LONDON.- Ben Brown Fine Arts
, London, is presenting the exhibition Frank Auerbach / Tony Bevan: What Is A Head?, featuring portraits by two of Britains leading figurative painters, curated by Michael Peppiatt. The concept for this show is based on the exhibition organised by Michael in 1998 at the Musée Maillol in Paris under the title LEcole de Londres de Bacon à Bevan, which traced the influence of Bacon, Freud, Auerbach and Kossoff on the younger generation of figurative artists working in London.
A generation apart, Bevan and Auerbach share a fascination for the conceptual and painterly possibilities of reinventing heads. For both artists, the head is the centre that controls everything we do, its mysterious significance laying in its endless sparring of juxtaposed natures: impulse and restraint, instinct and order, spontaneity and discipline. It is rife with contradiction and yet to both remains the prime vessel of human life.
But there is as much to differentiate them as to bring them together. In Auerbach, who grew up during the war, between layers of excavation we see the buried image rising through the paint to resume its fragmented presence. Bevans Heads are also reconstructions, though more linear than painterly, approached through its working parts, its muscles and sinews. While Auerbachs heads conjure up struggle, exhaustion, a fire burnt forever into the thick layers of paint, Bevans explore its inner structure as an unknown space, an experimental architecture. The differences and similarities inherent in the same subject set up a dialogue not only between generations but within the way we view painting, as an ever-evolving insight into the human consciousness.
What, indeed, is a head? For us, surely, its as big as the world, as existence itself, and just as unknowable. It contains everything we are and everything we can ever know, including our own limits, because whatever we do we can never go beyond its bounds. The head is all, the centre of the universe, as well as in the long term its circumference. Small wonder, then, that heads have preoccupied artists from the very beginning of recorded time and still intrigue them, re-emerging, Hydra-like, as the central symbol of humanity.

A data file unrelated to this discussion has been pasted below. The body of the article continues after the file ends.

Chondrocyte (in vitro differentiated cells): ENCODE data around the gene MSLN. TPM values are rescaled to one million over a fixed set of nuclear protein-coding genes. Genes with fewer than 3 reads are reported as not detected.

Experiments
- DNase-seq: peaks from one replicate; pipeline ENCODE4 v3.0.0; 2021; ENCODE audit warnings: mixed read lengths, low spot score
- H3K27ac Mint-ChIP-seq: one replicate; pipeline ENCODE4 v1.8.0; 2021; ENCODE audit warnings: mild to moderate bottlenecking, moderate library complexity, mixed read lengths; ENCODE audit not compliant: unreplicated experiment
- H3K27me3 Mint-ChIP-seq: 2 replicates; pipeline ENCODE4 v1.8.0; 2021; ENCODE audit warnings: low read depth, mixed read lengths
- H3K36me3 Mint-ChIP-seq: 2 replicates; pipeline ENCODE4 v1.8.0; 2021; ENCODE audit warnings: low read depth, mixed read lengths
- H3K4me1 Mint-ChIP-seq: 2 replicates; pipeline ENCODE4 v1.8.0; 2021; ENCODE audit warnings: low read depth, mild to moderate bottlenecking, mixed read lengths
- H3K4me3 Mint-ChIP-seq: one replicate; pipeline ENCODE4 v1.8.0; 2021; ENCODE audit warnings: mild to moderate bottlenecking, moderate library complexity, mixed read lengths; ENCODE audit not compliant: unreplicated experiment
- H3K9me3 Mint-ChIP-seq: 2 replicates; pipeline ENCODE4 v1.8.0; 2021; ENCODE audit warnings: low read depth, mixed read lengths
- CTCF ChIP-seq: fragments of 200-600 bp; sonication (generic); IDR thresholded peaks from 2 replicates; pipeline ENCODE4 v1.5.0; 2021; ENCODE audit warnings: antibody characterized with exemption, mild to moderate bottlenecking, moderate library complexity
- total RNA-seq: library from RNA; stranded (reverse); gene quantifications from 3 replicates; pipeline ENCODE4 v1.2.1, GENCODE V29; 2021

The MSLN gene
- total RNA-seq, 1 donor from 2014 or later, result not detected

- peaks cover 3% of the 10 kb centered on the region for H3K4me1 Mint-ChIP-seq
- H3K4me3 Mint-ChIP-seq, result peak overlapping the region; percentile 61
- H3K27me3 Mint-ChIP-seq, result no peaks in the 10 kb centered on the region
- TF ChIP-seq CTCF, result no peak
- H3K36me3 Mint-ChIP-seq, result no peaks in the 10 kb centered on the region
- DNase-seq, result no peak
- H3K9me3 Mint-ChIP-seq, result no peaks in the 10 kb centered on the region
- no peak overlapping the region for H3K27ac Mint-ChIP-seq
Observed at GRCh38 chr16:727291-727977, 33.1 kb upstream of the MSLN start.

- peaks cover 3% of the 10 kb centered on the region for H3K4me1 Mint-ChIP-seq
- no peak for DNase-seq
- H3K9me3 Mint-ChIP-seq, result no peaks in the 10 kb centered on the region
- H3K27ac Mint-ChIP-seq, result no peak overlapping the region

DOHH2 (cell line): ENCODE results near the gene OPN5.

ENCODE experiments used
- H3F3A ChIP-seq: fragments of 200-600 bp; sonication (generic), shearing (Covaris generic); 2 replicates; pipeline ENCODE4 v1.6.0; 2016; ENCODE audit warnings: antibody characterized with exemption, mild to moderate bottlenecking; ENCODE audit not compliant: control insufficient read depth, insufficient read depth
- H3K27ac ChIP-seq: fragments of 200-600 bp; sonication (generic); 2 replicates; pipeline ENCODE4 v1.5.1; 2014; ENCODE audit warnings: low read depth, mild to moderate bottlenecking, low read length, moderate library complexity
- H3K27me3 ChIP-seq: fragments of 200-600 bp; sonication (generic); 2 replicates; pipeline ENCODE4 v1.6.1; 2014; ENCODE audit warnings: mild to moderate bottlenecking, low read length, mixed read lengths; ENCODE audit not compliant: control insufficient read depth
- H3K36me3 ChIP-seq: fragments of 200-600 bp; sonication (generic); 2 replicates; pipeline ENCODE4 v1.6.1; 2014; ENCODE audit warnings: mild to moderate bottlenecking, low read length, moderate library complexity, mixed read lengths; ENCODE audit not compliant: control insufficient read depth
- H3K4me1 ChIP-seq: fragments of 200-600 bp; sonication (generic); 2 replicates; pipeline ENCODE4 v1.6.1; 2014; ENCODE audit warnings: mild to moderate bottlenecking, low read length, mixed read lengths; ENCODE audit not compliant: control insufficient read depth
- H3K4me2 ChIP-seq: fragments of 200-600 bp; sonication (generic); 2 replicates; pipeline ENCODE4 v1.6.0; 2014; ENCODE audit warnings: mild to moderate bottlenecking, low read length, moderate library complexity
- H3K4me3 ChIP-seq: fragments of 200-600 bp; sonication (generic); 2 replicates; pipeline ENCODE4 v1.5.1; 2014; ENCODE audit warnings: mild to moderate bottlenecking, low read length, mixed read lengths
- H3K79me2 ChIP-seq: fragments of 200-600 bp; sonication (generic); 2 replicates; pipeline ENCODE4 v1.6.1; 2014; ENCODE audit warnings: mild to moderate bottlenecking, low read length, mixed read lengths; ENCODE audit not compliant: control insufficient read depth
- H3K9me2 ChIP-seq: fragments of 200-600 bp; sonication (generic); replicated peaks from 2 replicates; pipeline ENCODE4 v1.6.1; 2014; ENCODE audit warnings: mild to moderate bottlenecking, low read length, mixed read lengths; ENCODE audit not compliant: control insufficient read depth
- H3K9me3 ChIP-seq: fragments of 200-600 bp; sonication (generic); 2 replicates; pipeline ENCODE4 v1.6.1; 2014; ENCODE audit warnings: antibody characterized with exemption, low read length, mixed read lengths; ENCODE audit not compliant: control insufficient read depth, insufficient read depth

The head also serves as a mirror of the whole history of art: its significance and the way it is represented have changed constantly over the ages. One wonders what in fact, after the combined ingenuity of centuries, is left in the subject for contemporary artists to explore, since the head was so radically reinvented during the last century that at one point it vanished altogether into the white heat of abstraction. Hence it is for good reason that, when contemplating the heads of Frank Auerbach and Tony Bevan, you are struck by a sense of resurrection: of elements destroyed, recovered from the past and reintroduced into the picture plane. A half-forgotten language has been retrieved, its subtle syntax, its infinite moods and accents brought back into play.
Bevan and Auerbach are a generation apart, and beyond their shared fascination for all the conceptual and painterly possibilities of reinventing heads, there is as much to differentiate them as to bring them together. In Auerbach, who grew up during the war, one experiences palpable layers of excavation: the buried image rising through stratas of paint to resume its fragmented presence, a memory disinterred that might fade again into the flurry of brushstrokes as swiftly as Hamlets ghost. Bevans Heads are also reconstructions, of a different order.
More linear than painterly in his practice, Bevan approaches the head through its working parts, its muscles and sinews, exploring its inner structure as an unknown space, an experimental architecture that defies all known rules.
For both artists, the head is perceived as the prime vessel of human life, the nerve centre and brain box that controls us and everything we do, not least when it is rife with contradiction and patently out of control, as we, the heirs to a century of psychoanalysis, are ready to acknowledge. That is its greatest fascination, of course, the constant warring it contains - as in a domed boxing-ring - of impulse and restraint, instinct and order, spontaneity and discipline. In Auerbach, it reaches points of incandescence, sparks of a long struggle lapsing into melancholy exhaustion, with the fire burnt indelibly into the muddied colour. A violence of opposites courses through Bevans heads as well, black outlines on a hot ground of red, orange or yellow, but the violence is latent, suppressed, and all the more threatening. What has already ravaged Auerbachs universe like the passage of time is still kept at bay in Bevans, where the fractures hint at the explosive strain.
Are two heads better than one? Surely, when they are as searching and perceptive, as committed to revealing the multiplicity and complexity of ourselves in paint as Auerbach and Bevans have proved to be. Looking into the Head of one reveals more about the Head of the other than one might have conceivably imagined. This double vision highlights the differences and similarities inherent in the same subject, setting up a dialogue not only between generations but within paintings renewed insights into mind and identity.